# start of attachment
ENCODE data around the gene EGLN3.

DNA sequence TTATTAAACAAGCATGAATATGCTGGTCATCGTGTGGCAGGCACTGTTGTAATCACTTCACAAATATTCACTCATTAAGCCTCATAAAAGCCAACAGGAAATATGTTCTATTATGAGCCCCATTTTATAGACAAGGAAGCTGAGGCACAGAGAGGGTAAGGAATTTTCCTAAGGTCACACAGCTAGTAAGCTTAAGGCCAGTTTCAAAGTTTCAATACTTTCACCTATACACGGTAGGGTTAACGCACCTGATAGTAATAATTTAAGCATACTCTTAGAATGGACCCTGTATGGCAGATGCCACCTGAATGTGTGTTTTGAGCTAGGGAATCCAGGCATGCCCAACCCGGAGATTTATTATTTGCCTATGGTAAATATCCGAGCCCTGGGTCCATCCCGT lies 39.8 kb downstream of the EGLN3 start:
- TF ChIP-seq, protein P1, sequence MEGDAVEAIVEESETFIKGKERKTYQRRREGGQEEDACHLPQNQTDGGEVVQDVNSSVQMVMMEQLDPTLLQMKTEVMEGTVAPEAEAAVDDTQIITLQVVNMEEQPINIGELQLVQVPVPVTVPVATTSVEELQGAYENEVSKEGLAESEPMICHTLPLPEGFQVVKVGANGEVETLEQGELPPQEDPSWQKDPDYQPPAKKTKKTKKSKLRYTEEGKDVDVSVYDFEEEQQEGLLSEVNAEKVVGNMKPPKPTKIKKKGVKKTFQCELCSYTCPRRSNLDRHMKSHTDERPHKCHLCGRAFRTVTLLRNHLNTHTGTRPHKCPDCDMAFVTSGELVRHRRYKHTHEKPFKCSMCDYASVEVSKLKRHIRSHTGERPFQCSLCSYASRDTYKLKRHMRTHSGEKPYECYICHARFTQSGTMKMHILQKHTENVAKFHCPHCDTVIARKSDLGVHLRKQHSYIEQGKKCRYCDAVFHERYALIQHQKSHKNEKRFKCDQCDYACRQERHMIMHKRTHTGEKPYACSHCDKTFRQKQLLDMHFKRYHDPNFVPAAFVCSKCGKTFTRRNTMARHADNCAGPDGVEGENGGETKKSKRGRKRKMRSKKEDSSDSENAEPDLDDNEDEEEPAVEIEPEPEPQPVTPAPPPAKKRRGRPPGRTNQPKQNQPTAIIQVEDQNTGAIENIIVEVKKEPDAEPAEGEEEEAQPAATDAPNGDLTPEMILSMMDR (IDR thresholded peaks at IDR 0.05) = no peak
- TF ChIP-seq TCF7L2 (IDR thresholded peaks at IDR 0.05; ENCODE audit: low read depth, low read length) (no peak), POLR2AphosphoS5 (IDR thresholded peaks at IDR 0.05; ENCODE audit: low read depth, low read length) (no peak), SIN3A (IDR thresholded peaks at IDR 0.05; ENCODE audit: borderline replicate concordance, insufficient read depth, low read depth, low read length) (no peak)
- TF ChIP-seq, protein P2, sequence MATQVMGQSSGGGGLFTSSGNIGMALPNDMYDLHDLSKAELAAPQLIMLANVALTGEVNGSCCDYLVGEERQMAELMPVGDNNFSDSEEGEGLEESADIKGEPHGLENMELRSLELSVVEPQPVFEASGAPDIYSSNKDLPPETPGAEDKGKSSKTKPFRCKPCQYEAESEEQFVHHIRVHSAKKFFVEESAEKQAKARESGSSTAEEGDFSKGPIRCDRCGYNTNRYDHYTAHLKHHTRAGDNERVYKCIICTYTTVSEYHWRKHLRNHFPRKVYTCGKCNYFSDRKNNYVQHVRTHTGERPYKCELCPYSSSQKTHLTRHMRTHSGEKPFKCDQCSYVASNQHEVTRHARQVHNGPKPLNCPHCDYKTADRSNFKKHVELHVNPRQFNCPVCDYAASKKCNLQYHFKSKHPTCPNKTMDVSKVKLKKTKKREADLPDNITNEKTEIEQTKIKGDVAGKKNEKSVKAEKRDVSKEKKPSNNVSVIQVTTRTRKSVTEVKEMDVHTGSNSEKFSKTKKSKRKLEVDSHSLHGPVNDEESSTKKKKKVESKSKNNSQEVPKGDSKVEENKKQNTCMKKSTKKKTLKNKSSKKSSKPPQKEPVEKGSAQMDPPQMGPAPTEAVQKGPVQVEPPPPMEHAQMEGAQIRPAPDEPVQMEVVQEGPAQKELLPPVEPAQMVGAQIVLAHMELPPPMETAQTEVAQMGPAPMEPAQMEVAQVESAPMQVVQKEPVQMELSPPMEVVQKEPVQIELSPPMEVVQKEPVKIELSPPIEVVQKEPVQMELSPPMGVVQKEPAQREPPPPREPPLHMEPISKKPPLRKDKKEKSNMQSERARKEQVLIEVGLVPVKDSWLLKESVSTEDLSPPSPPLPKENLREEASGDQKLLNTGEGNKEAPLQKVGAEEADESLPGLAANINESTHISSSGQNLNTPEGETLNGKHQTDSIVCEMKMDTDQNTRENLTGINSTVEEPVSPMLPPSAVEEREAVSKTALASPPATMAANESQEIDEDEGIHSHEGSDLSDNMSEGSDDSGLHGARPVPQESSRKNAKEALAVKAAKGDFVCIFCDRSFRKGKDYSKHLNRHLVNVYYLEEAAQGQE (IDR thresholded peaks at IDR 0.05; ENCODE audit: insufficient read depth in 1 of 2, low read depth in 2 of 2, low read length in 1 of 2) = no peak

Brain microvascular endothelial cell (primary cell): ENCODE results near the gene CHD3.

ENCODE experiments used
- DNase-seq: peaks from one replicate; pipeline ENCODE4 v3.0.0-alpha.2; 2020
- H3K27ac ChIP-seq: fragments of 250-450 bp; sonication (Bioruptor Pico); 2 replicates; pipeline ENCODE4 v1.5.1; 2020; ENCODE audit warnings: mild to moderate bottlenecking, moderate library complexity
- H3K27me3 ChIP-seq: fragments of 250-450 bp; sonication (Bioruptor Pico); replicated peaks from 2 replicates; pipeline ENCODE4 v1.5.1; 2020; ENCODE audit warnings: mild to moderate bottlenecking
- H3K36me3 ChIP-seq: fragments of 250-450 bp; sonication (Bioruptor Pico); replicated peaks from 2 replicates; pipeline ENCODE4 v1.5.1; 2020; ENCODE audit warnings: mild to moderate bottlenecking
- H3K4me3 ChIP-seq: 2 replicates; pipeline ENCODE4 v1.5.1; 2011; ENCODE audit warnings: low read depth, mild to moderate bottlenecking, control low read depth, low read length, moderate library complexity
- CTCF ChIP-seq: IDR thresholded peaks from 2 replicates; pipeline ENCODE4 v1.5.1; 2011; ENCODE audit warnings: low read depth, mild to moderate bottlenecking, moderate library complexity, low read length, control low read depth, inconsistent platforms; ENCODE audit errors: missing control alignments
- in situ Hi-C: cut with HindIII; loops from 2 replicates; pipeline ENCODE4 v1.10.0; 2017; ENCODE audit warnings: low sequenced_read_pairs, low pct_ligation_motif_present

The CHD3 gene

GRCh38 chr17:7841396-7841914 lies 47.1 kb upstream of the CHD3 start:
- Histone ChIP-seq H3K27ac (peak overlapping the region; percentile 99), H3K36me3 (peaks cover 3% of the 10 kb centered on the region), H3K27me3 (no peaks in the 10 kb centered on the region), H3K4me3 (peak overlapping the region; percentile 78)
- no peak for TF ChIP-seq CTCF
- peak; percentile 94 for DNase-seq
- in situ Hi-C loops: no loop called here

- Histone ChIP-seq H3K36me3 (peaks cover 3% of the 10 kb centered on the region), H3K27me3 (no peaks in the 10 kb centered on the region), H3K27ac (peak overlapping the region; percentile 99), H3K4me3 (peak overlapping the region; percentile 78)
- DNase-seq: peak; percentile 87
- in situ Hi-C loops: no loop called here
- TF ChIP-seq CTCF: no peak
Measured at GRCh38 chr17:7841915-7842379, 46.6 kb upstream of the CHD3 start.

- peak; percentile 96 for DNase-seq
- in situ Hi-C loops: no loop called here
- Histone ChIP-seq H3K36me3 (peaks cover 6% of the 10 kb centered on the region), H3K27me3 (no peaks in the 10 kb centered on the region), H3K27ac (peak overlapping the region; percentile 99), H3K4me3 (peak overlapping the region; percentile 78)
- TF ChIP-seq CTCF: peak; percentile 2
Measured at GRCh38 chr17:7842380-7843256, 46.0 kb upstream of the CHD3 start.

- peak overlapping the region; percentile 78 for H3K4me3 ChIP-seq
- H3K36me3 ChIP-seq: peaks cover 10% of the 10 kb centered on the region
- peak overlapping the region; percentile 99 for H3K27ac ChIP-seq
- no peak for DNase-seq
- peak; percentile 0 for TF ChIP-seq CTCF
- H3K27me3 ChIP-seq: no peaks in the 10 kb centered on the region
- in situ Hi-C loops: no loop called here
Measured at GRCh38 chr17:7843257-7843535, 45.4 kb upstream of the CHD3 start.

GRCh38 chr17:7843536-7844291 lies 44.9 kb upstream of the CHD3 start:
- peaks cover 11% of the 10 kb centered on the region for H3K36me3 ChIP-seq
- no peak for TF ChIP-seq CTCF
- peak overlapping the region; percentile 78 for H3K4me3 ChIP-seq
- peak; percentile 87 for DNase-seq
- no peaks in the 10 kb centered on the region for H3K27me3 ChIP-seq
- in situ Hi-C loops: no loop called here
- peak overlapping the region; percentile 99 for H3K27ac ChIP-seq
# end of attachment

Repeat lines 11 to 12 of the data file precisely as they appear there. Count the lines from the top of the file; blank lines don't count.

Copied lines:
- H3K36me3 ChIP-seq: fragments of 250-450 bp; sonication (Bioruptor Pico); replicated peaks from 2 replicates; pipeline ENCODE4 v1.5.1; 2020; ENCODE audit warnings: mild to moderate bottlenecking
- H3K4me3 ChIP-seq: 2 replicates; pipeline ENCODE4 v1.5.1; 2011; ENCODE audit warnings: low read depth, mild to moderate bottlenecking, control low read depth, low read length, moderate library complexity